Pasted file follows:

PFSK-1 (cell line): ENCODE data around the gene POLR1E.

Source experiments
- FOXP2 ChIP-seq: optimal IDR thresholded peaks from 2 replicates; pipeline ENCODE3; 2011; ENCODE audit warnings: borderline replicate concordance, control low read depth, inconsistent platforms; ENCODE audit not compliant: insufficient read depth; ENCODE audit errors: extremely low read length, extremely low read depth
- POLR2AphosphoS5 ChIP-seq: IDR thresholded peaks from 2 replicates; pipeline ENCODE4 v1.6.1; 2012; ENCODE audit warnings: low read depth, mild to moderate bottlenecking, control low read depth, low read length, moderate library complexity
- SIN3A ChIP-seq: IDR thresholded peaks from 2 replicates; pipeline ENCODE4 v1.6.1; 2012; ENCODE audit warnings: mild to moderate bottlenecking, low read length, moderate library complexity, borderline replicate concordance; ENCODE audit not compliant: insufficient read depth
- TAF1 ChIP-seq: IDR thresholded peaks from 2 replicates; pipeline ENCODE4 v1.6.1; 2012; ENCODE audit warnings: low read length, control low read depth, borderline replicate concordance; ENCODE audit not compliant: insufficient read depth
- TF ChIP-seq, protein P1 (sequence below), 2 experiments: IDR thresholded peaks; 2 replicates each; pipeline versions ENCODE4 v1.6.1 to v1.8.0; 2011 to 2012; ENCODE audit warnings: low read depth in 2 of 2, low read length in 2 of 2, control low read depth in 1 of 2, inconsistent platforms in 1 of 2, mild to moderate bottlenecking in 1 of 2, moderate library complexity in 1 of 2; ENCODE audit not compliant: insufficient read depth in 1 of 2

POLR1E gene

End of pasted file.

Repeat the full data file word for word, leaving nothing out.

PFSK-1 (cell line): ENCODE data around the gene POLR1E.

Source experiments
- FOXP2 ChIP-seq: optimal IDR thresholded peaks from 2 replicates; pipeline ENCODE3; 2011; ENCODE audit warnings: borderline replicate concordance, control low read depth, inconsistent platforms; ENCODE audit not compliant: insufficient read depth; ENCODE audit errors: extremely low read length, extremely low read depth
- POLR2AphosphoS5 ChIP-seq: IDR thresholded peaks from 2 replicates; pipeline ENCODE4 v1.6.1; 2012; ENCODE audit warnings: low read depth, mild to moderate bottlenecking, control low read depth, low read length, moderate library complexity
- SIN3A ChIP-seq: IDR thresholded peaks from 2 replicates; pipeline ENCODE4 v1.6.1; 2012; ENCODE audit warnings: mild to moderate bottlenecking, low read length, moderate library complexity, borderline replicate concordance; ENCODE audit not compliant: insufficient read depth
- TAF1 ChIP-seq: IDR thresholded peaks from 2 replicates; pipeline ENCODE4 v1.6.1; 2012; ENCODE audit warnings: low read length, control low read depth, borderline replicate concordance; ENCODE audit not compliant: insufficient read depth
- TF ChIP-seq, protein P1 (sequence below), 2 experiments: IDR thresholded peaks; 2 replicates each; pipeline versions ENCODE4 v1.6.1 to v1.8.0; 2011 to 2012; ENCODE audit warnings: low read depth in 2 of 2, low read length in 2 of 2, control low read depth in 1 of 2, inconsistent platforms in 1 of 2, mild to moderate bottlenecking in 1 of 2, moderate library complexity in 1 of 2; ENCODE audit not compliant: insufficient read depth in 1 of 2

POLR1E gene